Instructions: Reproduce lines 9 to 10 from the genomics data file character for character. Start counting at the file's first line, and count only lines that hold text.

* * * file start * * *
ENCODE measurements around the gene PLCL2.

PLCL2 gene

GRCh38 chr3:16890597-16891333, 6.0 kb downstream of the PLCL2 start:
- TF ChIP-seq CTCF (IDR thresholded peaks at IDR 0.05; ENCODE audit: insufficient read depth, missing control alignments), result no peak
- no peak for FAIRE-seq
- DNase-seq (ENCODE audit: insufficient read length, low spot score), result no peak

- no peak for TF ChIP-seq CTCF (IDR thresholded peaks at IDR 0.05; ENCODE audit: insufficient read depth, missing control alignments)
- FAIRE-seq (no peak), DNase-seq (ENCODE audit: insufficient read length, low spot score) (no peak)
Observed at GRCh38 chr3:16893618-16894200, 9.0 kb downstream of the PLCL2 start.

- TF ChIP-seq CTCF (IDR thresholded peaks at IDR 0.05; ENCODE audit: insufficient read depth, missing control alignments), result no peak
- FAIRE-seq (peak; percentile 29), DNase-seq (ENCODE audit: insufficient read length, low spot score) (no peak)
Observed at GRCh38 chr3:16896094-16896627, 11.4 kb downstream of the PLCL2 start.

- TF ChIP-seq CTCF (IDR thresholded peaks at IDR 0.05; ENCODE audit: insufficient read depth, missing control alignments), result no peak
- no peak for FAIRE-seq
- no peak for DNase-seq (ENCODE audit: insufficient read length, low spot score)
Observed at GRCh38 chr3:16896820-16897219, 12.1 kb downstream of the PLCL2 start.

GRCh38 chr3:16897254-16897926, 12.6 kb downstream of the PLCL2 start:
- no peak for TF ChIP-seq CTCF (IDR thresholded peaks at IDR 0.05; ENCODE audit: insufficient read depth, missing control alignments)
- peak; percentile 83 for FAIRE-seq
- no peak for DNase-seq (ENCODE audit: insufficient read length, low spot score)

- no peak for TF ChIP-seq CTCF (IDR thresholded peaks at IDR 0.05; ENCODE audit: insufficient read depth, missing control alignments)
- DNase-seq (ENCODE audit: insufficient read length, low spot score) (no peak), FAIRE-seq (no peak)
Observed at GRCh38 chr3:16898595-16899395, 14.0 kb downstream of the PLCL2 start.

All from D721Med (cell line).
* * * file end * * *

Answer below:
Observed at GRCh38 chr3:16893618-16894200, 9.0 kb downstream of the PLCL2 start.

- TF ChIP-seq CTCF (IDR thresholded peaks at IDR 0.05; ENCODE audit: insufficient read depth, missing control alignments), result no peak